Since the Chinese occupation of Tibet in 1951, Beijing's policy towards Buddhism and the monks has passed through three stages. Between 1951 and 1959, the Chinese authorities refrained from interfering in religious matters. After the escape of His Holiness to India in 1959, they brutally suppressed Buddhism and the monks. They closed down the monasteries, confiscated all jewellery and other costly articles kept in them and forced the monks to give up their lives as monks and live like ordinary persons. The Buddhists and their monks also became the brutal victims of the Cultural Revolution.
Deng Xiao-ping changed this policy in 1979. The monasteries were re-opened and they were allowed to recall the surviving old monks recruited during the days of His Holiness and ordain new monks after the new entrants had been security-vetted by the Party and the Ministry of Public Security. Side by side with their religious education, the new entrants were also required to attend classes in patriotic education conducted by the local Communist Party. The lessons in these classes denounced the Dalai Lama and praised the leadership of the Communist Party. While allowing the monasteries to re-open, the Chinese drastically reduced the number of monks allowed in each monastery. The Chinese also forced those in charge of different monasteries to ordain a certain number of Hans as monks so that no monastery consisted exclusively of Tibetan monks. They were apparently using the Han monks to spy on their Tibetan counterparts.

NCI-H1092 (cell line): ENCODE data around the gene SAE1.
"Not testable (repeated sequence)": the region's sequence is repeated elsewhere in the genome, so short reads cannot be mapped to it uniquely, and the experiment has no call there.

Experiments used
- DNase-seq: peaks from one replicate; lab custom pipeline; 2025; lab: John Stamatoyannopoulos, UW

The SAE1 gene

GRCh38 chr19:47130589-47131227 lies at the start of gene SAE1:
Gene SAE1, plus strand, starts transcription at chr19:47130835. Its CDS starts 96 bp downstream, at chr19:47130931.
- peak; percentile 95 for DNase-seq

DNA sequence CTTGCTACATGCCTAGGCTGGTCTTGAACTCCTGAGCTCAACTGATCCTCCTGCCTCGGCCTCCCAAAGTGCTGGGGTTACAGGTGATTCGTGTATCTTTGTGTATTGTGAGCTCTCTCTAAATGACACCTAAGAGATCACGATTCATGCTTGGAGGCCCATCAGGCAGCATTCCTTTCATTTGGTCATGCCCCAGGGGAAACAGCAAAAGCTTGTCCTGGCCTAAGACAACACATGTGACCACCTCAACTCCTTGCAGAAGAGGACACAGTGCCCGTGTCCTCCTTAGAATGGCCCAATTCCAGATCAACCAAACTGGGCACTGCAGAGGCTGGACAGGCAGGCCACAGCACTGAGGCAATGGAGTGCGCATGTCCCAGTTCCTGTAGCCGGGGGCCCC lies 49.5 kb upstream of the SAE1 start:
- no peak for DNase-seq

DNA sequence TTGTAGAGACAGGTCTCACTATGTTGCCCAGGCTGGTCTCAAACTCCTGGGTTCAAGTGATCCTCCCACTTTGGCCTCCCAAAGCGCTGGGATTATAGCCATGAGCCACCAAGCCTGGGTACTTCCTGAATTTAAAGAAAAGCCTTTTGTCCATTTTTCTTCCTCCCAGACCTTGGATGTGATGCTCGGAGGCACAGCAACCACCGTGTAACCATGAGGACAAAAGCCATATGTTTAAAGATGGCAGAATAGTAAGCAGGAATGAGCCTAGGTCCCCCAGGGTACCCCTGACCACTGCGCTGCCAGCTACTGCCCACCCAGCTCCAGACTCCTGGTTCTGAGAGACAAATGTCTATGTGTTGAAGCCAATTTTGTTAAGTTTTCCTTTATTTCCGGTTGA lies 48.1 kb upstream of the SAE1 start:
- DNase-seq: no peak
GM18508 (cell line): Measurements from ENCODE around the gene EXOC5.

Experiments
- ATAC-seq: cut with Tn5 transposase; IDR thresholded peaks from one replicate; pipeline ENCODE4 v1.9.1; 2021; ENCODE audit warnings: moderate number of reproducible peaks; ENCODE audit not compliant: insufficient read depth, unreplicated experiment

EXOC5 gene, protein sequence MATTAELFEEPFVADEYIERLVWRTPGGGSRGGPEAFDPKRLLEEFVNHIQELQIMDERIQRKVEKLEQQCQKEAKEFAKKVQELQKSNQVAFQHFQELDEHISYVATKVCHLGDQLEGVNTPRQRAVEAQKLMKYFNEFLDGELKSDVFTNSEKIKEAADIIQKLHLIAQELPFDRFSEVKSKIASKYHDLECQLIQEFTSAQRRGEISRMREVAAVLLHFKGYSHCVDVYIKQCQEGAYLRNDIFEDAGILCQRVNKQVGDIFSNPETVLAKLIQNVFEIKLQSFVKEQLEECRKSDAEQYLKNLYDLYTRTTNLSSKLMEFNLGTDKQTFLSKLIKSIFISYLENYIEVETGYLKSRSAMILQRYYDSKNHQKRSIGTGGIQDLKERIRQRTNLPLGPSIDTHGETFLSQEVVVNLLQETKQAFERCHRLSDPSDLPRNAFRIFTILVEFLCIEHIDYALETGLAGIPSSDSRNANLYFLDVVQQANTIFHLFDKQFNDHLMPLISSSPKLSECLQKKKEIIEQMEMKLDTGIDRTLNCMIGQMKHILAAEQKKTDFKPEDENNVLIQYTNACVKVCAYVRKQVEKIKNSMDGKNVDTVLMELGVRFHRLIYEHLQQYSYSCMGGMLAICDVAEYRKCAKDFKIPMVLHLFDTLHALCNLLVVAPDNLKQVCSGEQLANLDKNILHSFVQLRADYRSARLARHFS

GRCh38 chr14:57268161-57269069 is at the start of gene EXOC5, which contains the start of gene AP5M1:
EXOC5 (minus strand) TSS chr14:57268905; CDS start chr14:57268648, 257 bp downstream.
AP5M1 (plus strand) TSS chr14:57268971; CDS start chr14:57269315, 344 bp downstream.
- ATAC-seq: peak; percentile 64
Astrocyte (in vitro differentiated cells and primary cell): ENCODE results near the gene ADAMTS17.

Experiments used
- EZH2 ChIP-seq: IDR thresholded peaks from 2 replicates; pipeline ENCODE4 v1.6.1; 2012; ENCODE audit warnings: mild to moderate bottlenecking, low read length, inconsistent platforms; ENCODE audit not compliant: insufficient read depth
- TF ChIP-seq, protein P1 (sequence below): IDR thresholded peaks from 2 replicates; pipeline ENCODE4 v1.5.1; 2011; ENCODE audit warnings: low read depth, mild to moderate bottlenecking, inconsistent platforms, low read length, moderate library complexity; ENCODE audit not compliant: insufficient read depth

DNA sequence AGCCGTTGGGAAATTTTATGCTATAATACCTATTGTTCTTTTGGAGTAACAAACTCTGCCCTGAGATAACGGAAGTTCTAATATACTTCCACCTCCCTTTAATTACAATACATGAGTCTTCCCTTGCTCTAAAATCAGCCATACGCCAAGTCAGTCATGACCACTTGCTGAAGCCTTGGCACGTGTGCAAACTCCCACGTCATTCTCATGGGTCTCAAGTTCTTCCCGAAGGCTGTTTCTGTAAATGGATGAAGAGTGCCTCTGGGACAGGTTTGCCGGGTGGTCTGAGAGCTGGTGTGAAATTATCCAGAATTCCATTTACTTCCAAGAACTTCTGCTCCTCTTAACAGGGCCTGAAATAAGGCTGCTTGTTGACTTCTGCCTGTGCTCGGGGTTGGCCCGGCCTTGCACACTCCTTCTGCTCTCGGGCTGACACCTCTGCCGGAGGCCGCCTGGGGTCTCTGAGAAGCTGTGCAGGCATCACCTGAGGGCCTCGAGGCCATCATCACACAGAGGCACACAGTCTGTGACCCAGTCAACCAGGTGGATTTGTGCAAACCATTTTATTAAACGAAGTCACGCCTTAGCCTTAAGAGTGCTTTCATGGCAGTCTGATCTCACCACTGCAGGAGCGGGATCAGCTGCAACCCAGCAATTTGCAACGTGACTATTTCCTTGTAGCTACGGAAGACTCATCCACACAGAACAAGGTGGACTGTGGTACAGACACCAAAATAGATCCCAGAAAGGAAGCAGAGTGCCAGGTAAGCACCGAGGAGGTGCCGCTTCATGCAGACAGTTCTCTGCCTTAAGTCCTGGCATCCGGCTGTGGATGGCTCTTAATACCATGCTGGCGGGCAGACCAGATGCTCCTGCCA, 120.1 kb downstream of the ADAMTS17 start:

The Chinese leadership was very confident that as a result of these measures and the patriotic education campaign and the economic development in the area, it had been able to eradicate the influence of the Dalai Lama on the monks and the local population. They have been totally unnerved to find that their confidence was misplaced and that the influence of His Holiness remains as strong as ever. They have been particularly shocked to find that the monks ordained after 1979 after being vetted by the Public Security Bureau are also as devoted to His Holiness as the pre-1959 vintage of monks, who were ordained by His Holiness. Not only that. The Hans infiltrated into the monasteries as government-sponsored monks were totally oblivious of the goings-on inside the monasteries before the uprising broke out on March 10,2008.
In the disturbances since March 10, the old vintage of monks has remained by and large peaceful. While they shouted pro-Dalai Lama slogans, they avoided any violent confrontation with the Chinese security forces. It is the younger monks ordained under the strict supervision of the Communist Party and the Public Security Bureau after 1979, who have been in the forefront of the demonstrations and violent incidents. They have been effectively networking with the local members of the TYC, which has reportedly set up many sleeper cells.
The Chinese authorities have been adamant that they would take the Olympic Torch to Tibet whatever be the consequences. They intend taking the torch twice. On the first occasion in the last week of April and the first week of May, it will be taken to the top of the Everest. It will then be taken to other Chinese provinces. It will be brought back to Tibet between June 19 and 21, 2008, and taken across Lhasa and some other towns. A further escalation of violence can be expected during these two periods.
B. Raman is Additional Secretary (retd), Cabinet Secretariat, Govt. of India, New Delhi, and, presently, Director, Institute For Topical Studies, Chennai. He is also associated with the Chennai Centre For China Studies.